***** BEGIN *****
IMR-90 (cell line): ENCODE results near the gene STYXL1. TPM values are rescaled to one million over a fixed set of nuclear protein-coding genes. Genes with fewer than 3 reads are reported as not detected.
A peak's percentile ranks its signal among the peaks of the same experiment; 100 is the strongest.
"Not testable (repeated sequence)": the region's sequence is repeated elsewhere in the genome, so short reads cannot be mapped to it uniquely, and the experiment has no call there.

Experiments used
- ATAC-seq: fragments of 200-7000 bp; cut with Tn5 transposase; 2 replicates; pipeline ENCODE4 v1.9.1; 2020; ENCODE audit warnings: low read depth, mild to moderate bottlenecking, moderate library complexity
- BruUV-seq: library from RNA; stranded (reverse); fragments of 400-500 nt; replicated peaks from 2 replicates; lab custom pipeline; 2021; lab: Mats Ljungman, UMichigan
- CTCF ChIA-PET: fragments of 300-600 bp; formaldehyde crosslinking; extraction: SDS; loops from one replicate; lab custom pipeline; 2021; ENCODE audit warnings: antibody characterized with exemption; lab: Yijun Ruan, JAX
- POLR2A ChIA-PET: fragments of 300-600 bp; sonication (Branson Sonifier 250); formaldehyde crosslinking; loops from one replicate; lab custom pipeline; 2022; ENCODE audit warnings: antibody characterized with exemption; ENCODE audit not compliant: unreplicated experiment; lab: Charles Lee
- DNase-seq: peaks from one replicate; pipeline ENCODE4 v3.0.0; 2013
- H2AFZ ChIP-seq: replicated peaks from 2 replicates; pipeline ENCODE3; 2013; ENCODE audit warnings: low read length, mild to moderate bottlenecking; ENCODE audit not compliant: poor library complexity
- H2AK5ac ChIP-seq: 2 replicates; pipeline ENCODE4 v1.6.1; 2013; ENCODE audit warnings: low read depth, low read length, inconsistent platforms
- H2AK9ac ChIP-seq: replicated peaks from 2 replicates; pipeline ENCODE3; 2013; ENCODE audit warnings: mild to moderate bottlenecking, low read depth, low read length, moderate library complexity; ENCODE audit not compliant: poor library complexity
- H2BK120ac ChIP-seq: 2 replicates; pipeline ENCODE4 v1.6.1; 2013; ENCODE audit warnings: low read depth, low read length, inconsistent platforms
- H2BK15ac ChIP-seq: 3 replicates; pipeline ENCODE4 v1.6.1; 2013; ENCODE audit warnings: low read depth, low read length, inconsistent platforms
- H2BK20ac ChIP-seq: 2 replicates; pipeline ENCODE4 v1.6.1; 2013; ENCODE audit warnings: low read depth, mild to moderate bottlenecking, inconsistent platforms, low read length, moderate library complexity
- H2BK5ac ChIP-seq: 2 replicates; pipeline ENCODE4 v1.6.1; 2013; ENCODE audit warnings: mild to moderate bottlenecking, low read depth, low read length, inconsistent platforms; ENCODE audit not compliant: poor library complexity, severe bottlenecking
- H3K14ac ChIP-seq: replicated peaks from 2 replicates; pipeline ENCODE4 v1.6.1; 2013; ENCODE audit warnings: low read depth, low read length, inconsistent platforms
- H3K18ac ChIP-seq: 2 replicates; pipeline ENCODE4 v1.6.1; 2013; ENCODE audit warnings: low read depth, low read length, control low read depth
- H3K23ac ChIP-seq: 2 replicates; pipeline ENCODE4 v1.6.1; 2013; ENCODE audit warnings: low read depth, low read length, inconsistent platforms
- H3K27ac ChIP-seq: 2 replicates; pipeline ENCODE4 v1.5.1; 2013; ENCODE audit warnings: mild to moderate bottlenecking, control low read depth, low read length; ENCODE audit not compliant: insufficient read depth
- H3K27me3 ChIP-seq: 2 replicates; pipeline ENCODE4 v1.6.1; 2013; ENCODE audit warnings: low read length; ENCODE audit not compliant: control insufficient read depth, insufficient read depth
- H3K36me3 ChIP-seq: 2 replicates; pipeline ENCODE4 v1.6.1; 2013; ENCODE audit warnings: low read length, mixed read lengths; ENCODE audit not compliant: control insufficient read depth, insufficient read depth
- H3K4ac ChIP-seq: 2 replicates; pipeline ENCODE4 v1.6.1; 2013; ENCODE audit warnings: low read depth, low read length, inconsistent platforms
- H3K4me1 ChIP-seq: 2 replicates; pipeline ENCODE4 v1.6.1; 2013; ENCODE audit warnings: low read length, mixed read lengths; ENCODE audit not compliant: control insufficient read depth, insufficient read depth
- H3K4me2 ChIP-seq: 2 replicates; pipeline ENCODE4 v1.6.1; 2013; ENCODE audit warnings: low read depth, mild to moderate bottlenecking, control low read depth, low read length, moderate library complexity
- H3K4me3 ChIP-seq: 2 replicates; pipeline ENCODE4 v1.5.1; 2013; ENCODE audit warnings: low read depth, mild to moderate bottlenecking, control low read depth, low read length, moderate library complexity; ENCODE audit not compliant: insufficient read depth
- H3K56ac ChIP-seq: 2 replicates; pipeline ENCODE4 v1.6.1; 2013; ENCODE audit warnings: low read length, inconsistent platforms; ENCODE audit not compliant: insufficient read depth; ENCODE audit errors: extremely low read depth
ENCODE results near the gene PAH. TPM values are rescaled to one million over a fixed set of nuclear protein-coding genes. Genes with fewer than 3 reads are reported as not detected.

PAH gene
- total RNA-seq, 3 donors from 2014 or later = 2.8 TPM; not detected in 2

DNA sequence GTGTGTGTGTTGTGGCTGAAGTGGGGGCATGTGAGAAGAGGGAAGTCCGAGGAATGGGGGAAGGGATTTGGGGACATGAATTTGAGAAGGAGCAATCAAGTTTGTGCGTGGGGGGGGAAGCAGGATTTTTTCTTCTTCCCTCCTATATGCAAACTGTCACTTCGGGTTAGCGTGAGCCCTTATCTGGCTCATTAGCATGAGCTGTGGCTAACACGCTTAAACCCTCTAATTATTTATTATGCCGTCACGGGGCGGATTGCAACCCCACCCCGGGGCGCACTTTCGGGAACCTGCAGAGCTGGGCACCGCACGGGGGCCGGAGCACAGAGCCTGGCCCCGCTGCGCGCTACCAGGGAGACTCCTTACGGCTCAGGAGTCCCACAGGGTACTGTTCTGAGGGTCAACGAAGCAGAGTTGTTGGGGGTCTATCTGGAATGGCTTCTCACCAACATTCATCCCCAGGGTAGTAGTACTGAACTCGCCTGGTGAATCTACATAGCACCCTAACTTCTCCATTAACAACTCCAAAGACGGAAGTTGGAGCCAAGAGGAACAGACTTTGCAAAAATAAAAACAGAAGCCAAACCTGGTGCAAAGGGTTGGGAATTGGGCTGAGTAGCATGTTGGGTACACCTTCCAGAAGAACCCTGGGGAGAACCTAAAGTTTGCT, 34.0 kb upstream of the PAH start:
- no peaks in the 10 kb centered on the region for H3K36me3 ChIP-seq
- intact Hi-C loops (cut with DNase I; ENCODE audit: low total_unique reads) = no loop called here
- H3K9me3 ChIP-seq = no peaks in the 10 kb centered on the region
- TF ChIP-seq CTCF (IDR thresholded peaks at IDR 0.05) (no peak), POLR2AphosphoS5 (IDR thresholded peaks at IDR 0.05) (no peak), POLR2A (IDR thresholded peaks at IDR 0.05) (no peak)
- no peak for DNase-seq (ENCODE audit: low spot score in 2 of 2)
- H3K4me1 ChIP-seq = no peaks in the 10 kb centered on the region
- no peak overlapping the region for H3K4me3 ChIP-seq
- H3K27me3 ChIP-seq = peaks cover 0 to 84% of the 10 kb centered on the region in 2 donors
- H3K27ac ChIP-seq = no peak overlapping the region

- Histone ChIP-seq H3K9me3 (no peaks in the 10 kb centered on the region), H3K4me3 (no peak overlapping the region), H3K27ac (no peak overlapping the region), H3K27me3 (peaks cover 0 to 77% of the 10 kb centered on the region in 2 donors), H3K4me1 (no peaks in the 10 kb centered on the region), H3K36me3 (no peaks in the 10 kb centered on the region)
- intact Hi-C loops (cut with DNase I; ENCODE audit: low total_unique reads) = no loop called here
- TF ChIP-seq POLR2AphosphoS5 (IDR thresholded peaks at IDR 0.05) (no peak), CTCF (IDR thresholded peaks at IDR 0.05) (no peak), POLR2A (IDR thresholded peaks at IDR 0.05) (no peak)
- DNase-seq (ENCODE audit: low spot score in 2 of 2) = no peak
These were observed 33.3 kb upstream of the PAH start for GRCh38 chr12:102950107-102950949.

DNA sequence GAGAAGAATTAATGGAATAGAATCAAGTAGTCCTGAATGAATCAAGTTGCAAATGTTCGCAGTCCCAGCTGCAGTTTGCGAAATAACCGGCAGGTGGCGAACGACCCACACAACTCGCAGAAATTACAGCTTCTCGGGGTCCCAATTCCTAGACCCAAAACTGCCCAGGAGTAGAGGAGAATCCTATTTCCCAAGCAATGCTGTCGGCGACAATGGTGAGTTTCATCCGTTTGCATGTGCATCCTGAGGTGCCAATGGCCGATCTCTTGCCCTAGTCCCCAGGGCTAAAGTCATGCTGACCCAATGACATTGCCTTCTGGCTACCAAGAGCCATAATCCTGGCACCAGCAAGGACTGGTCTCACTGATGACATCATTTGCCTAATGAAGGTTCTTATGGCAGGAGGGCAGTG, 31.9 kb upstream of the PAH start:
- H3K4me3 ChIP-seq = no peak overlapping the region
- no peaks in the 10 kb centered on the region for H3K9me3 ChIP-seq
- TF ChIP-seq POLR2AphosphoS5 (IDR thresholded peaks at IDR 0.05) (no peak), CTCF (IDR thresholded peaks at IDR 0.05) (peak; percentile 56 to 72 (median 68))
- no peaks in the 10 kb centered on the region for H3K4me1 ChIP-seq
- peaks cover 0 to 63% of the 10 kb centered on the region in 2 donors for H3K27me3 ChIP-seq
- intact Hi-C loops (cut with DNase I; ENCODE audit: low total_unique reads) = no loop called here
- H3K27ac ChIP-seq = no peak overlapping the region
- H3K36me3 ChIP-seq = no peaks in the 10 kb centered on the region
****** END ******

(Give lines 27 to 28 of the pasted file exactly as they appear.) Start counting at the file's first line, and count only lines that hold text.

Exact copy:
- H3K56ac ChIP-seq: 2 replicates; pipeline ENCODE4 v1.6.1; 2013; ENCODE audit warnings: low read length, inconsistent platforms; ENCODE audit not compliant: insufficient read depth; ENCODE audit errors: extremely low read depth
ENCODE results near the gene PAH. TPM values are rescaled to one million over a fixed set of nuclear protein-coding genes. Genes with fewer than 3 reads are reported as not detected.